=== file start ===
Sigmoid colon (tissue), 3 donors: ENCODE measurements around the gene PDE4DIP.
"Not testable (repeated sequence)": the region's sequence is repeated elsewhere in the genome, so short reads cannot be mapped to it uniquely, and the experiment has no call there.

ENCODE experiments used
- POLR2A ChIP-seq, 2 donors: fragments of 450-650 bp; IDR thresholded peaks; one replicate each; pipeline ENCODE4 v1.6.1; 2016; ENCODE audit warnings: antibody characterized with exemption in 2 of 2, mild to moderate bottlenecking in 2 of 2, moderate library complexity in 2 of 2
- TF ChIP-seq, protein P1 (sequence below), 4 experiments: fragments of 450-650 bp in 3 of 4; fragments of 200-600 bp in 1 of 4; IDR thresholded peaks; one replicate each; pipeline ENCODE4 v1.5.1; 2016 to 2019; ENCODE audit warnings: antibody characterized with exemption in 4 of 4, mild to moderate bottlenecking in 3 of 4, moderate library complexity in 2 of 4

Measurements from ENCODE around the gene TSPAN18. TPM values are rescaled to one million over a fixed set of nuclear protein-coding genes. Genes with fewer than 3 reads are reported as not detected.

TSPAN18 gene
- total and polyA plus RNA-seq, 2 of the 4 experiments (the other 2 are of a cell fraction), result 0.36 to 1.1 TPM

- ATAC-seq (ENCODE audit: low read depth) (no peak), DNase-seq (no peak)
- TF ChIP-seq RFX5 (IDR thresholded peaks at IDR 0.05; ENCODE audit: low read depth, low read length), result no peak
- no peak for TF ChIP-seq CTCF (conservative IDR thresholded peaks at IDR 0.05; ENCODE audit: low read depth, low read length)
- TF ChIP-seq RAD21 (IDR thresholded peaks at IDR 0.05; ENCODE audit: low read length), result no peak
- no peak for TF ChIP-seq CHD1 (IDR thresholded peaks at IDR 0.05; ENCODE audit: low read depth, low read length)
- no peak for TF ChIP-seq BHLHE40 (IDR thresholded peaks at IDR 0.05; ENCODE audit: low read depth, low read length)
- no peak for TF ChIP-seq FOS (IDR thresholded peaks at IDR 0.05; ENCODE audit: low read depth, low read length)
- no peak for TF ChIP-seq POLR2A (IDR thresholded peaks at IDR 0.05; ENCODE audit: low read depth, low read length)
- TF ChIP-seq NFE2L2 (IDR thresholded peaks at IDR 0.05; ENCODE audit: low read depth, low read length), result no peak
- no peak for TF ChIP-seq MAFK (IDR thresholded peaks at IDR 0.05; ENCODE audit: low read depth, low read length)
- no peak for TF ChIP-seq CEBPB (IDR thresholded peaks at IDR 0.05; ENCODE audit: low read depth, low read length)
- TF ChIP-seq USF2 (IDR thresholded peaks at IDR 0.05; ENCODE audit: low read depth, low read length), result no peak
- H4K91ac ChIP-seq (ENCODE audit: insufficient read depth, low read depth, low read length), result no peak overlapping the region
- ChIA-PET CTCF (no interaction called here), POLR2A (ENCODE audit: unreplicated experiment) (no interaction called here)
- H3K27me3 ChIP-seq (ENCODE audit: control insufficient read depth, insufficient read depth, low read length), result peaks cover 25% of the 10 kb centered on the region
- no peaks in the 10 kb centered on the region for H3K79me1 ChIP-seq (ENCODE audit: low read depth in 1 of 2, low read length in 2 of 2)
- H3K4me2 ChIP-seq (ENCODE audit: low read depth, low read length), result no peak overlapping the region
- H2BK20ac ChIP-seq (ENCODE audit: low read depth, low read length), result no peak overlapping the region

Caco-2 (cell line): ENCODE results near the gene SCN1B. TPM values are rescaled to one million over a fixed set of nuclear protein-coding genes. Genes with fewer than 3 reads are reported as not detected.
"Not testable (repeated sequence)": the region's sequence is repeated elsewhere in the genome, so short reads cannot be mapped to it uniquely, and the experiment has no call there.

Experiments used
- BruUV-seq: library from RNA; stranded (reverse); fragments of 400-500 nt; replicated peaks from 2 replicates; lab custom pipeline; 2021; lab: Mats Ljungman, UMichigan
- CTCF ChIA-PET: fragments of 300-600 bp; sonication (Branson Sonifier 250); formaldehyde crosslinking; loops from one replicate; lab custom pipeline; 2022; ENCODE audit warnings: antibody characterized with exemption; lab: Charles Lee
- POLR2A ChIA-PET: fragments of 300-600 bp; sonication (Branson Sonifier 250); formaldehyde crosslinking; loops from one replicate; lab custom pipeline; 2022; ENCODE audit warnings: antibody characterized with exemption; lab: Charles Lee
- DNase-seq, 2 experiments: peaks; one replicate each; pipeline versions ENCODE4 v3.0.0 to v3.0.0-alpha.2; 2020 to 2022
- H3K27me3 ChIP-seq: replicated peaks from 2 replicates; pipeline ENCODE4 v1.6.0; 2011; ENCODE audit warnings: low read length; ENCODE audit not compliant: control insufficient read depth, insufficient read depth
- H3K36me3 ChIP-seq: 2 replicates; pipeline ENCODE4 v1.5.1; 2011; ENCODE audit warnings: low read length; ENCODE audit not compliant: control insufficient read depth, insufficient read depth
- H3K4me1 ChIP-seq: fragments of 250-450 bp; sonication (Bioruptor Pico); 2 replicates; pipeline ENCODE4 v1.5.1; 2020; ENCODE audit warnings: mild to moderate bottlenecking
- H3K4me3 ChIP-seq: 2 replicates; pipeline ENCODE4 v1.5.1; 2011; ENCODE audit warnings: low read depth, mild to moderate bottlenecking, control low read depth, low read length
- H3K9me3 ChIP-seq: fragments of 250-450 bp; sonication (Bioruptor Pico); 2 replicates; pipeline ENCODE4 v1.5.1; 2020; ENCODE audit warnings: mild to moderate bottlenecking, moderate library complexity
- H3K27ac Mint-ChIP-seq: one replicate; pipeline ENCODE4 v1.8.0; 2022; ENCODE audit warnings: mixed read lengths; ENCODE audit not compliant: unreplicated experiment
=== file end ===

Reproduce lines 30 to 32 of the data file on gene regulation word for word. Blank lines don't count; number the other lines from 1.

- BruUV-seq: library from RNA; stranded (reverse); fragments of 400-500 nt; replicated peaks from 2 replicates; lab custom pipeline; 2021; lab: Mats Ljungman, UMichigan
- CTCF ChIA-PET: fragments of 300-600 bp; sonication (Branson Sonifier 250); formaldehyde crosslinking; loops from one replicate; lab custom pipeline; 2022; ENCODE audit warnings: antibody characterized with exemption; lab: Charles Lee
- POLR2A ChIA-PET: fragments of 300-600 bp; sonication (Branson Sonifier 250); formaldehyde crosslinking; loops from one replicate; lab custom pipeline; 2022; ENCODE audit warnings: antibody characterized with exemption; lab: Charles Lee